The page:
Former President Obasanjo said in a recent interview with African Arguments that he neither believes in restructuring nor in devolution of powers. Obasanjo’s arguments were truly bizarre but followers of the former president would have found it very consistent.
Anti-devolution/anti-‘true federalism’: During his time as president, Obasanjo came to champion the utility of a strong central government and in fact a strong leader at the centre. For several years as president, Obasanjo publicly opposed any gathering that would be convened to discuss the balance of power between the federal government and the 36 states. When he finally agreed to hold a national conference towards the end of his second term in office, it was believed to be because of his secret desire to elongate his tenure.
Here’s what Obasanjo said in his African Arguments interview: “I don’t believe in true federalism. What is true federalism? State governors are more powerful than the president. That’s the truth,” he says. “If anybody tells you they want devolution or true federalism, he doesn’t know what he is talking about, he said.
His response says nothing about efficiency or the fact that there are 68 items on the exclusive legislative list to be handled by just the FG. All the former president hears is the power he believes a devolved polity gives to governors.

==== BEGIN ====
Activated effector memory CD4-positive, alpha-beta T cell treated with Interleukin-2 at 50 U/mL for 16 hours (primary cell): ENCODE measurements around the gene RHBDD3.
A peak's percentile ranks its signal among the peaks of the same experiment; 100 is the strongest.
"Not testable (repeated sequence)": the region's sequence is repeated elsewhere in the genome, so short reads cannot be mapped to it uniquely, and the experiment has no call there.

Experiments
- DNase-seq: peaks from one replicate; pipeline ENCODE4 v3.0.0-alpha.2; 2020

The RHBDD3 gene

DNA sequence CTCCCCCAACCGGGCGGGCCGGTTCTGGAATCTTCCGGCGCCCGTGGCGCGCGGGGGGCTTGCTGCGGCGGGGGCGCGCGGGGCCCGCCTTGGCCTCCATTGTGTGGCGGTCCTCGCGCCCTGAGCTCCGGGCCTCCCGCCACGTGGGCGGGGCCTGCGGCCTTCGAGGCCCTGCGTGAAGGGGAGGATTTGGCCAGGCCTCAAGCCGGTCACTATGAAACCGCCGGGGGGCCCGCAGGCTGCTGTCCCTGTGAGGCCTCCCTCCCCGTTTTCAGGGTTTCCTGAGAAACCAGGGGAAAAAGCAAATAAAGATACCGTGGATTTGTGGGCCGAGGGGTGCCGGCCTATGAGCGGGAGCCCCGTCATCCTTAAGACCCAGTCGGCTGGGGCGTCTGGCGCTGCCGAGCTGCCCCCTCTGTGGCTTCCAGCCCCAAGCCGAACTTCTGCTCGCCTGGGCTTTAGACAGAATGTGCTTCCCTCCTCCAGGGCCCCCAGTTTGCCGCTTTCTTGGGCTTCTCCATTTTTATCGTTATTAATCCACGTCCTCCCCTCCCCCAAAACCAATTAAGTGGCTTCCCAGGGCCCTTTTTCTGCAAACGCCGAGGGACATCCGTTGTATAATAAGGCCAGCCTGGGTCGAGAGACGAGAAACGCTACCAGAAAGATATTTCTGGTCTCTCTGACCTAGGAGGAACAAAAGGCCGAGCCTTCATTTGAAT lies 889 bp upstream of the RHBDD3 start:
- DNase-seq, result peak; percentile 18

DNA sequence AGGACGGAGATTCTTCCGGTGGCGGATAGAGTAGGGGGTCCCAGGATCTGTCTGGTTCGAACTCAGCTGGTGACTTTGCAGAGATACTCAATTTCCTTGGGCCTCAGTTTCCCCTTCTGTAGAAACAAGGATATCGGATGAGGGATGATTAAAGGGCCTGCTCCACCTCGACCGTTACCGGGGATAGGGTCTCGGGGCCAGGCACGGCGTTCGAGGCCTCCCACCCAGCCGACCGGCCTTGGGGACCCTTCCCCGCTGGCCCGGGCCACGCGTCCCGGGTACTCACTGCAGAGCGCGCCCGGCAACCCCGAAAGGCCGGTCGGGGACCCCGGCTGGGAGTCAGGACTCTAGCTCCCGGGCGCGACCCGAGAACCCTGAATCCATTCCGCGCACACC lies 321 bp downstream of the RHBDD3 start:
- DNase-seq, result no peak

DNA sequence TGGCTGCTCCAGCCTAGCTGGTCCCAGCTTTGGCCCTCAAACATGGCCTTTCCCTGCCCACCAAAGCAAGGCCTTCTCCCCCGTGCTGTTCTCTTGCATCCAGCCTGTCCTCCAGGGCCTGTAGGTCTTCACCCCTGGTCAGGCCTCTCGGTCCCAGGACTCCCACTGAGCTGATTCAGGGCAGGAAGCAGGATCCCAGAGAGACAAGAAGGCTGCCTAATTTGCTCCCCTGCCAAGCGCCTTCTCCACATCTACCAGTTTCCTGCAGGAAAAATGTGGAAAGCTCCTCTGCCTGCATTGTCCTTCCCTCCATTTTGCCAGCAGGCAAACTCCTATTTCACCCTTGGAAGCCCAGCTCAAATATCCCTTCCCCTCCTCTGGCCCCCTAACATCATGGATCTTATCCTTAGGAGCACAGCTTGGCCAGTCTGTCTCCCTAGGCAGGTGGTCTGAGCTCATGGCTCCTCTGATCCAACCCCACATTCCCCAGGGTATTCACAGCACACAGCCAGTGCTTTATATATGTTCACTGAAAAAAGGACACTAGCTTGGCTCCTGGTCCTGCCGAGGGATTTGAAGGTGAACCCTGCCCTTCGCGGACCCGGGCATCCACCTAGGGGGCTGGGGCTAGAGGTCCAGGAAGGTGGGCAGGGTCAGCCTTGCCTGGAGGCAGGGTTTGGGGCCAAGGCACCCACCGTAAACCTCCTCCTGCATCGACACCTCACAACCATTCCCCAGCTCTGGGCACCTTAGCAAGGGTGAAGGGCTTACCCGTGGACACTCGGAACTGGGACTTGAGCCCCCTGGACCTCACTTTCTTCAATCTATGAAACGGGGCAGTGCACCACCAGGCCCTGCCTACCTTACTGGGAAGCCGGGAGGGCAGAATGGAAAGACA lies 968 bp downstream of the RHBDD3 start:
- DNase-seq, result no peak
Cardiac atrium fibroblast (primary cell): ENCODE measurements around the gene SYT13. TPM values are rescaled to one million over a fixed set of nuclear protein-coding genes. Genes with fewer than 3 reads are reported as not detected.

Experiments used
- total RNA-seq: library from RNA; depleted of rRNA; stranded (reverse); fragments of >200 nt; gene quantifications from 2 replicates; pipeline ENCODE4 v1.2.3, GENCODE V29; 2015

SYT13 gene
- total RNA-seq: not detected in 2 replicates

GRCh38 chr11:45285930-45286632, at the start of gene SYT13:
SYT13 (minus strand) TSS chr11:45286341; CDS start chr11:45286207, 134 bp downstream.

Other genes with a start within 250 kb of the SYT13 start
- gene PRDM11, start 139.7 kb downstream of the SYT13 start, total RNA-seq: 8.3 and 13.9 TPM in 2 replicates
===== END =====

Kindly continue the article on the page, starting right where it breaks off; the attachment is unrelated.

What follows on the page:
Throw back: As stated earlier, this posture is consistent with Obasanjo. In February this year, he told the News Agency of Nigeria that calls for restructuring are “distractions.” Pres. Buhari’s spokesman, Femi Adesina, used strikingly similar language just yesterday.
Obasanjo had said in that interview that “we Nigerians need ourselves and if anyone thinks he does not need another person, good luck to him. What I see in all those groups trying to break away is that they want more of the national cake. The fact that you want more of the cake means that it is good and you like it, else you will not be asking for more of it.”
The first part of his argument may be solid but going further to contend that having a discussion on the terms of reference for the union is just a matter of “the cake” is far too simplistic.
One more bizarre takeaway from Obasanjo’s interview was his response to a question on the Biafra agitations: “The protesters don’t even know what the struggle is all about, but if it gives them false hope, why not hang onto it? Let the elders handle it or ignore it until it loses momentum. There are elders in any community who are still respected. After all, they’re their fathers and mothers, grandfathers and grandmothers, and can still be used effectively.”
Look at that again:
- Let the elders handle it? – Because young people are so inconsequential that they should have no say on the future they would occupy?
- Ignore it? – Because in a democracy, agitations by citizens are pesky matters that a leader should not concern himself with. It appears that this Option 2 is the preferred option by the incumbent president.